Tuesday, January 15, 2008
Pinellia Peltata... Just Downright Odd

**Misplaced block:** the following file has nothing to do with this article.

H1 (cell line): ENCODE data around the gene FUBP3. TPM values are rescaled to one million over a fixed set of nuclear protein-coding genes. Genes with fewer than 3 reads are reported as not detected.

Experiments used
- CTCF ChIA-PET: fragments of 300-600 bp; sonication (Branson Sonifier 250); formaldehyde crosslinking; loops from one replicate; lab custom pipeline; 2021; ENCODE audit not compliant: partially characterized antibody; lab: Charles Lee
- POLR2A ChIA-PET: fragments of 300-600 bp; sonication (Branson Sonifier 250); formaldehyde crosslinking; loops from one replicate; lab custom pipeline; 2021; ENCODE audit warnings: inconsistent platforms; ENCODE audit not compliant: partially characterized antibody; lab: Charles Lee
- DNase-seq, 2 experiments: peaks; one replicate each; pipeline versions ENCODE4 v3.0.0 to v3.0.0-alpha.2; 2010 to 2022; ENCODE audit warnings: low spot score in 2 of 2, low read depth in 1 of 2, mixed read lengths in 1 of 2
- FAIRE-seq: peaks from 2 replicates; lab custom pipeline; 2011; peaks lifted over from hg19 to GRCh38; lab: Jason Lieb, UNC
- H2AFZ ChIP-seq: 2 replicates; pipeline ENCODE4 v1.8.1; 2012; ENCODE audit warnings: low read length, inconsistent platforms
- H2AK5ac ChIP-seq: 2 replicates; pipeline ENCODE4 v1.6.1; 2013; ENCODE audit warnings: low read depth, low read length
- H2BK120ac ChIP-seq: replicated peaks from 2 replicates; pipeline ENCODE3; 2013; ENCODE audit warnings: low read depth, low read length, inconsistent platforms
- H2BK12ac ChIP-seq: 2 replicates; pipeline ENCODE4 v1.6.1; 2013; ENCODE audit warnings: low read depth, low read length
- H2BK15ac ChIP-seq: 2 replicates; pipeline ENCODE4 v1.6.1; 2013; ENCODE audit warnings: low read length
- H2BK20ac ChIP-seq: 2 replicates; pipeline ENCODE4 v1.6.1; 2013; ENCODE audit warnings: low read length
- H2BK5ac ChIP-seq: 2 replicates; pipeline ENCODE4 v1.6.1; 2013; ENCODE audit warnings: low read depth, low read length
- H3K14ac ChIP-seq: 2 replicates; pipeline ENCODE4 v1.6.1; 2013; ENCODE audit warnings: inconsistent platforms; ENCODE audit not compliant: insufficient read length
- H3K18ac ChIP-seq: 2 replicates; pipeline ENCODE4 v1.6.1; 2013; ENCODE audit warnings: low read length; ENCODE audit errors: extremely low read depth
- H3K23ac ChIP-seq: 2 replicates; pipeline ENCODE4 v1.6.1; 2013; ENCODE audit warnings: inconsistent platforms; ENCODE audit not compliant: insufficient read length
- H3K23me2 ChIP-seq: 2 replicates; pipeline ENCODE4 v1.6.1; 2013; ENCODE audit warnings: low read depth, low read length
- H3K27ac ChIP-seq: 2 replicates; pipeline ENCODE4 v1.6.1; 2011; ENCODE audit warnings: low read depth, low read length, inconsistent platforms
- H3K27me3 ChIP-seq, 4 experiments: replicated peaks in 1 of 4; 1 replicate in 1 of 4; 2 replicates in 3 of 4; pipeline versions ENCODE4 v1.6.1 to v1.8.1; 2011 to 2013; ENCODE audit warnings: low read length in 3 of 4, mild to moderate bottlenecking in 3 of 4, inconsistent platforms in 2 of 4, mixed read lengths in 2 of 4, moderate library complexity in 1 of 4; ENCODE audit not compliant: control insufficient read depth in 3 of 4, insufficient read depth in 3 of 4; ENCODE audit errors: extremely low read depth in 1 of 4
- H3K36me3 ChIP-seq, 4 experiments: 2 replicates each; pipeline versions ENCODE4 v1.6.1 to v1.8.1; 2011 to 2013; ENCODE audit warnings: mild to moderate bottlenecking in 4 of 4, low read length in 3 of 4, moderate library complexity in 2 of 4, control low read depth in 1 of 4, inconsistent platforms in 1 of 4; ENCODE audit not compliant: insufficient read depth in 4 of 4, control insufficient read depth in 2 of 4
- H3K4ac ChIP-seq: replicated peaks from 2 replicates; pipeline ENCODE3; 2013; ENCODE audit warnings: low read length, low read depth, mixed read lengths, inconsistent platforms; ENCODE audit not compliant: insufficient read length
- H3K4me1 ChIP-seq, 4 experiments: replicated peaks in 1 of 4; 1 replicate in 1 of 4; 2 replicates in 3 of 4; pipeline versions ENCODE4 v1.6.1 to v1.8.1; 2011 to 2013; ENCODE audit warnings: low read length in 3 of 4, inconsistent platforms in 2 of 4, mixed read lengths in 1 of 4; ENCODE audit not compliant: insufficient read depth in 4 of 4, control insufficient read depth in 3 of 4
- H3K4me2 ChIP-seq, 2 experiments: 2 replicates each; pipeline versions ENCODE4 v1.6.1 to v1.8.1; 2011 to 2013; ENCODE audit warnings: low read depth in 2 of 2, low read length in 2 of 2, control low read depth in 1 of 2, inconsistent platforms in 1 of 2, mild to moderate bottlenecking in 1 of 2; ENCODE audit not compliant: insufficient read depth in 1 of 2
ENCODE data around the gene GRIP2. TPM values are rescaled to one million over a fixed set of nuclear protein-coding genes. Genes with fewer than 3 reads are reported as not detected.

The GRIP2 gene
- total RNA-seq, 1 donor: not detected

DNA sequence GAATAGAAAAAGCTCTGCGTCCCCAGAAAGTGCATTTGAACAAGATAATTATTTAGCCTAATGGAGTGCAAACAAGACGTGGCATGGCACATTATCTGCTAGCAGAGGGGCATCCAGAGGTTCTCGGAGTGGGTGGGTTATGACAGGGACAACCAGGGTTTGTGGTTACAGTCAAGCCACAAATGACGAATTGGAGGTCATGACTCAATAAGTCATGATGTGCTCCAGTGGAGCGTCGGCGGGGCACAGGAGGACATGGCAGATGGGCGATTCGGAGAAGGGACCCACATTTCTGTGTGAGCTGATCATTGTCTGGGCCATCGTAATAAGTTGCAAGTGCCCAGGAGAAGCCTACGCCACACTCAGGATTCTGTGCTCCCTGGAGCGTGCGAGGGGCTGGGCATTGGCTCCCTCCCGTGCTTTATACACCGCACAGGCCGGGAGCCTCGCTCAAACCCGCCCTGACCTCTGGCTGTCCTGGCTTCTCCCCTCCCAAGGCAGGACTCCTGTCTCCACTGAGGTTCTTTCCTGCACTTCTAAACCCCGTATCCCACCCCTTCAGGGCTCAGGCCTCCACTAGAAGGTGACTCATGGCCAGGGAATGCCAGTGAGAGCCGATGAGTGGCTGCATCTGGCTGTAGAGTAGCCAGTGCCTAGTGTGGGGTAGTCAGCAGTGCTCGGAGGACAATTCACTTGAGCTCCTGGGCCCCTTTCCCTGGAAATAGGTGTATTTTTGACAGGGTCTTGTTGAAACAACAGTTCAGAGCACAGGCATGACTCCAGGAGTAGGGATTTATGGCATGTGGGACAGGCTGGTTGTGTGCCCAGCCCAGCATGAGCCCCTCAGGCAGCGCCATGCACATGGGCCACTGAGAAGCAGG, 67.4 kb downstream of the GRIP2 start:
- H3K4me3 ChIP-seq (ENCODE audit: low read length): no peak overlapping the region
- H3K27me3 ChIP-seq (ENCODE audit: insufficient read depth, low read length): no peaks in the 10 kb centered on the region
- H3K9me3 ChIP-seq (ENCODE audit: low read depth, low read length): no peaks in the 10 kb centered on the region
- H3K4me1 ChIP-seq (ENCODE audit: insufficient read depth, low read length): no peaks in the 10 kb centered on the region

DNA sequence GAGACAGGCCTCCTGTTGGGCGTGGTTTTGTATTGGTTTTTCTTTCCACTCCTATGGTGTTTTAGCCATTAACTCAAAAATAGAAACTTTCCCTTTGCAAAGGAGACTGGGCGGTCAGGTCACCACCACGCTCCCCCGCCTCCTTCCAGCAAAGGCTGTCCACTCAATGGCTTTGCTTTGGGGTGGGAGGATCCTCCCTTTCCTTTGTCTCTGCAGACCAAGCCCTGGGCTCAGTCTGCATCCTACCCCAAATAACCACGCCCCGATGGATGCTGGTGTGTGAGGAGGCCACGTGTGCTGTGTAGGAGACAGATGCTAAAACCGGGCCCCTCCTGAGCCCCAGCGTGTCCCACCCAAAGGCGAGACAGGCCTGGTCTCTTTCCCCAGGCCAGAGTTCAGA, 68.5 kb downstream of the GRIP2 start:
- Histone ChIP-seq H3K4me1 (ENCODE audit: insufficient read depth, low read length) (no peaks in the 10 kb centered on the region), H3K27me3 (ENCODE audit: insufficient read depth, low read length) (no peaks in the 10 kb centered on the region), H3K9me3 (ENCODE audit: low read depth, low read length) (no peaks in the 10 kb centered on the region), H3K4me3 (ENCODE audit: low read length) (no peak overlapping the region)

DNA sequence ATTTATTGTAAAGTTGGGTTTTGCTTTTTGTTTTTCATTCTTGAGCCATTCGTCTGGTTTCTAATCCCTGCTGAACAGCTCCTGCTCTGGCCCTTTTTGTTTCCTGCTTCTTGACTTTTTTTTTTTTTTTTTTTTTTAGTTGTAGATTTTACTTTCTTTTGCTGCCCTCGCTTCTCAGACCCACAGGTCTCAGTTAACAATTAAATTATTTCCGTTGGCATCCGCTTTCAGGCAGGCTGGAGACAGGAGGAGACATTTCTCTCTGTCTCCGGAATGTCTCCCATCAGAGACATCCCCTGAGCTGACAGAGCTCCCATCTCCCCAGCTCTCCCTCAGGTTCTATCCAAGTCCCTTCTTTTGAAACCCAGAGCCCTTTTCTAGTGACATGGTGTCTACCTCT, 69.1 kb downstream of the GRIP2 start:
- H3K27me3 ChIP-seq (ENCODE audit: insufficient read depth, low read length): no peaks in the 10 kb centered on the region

The pinellias all are at least on the unusual side of beautiful, but Pinellia peltata from eastern China is just downright odd. Peltate refers to leaves that are "plate-like"; roundish and held up flat by a stem that attaches more in the middle of the leaf than at the edge (may-apple leaves would be a good example). Pinellia peltata is rarely offered in the catalogues; I've never seen it in another garden, and I've stumped some pretty sophisticated gardeners with it when I've shown it to them here. It has extremely unusual little jack in the pulpit-like reproductive structures whose color sort of reminds me of squash blossoms. The jacks arise close to the ground on separate, short stems, and the long, curled spadix reaches the ground; I've assumed it must be fertilized by little beetles or such that use the long spadix to climb up into the spathe. Here in Iowa peltata tends to go dormant in the summer heat, so its spot needs to be marked. It does have another quirk in that it develops very long stolons (underground stems), and offset plants can pop up from these, quite a distance from the mother plant. I've therefore made a little barrier around one of my two plants to keep it from popping up in some primroses. The second plant is in a spot where it's welcome to ramble; this second plant was just a bare root piece of the original plant that I just heeled in, and it took right off, so this seems to be a pretty tough little Pinellia.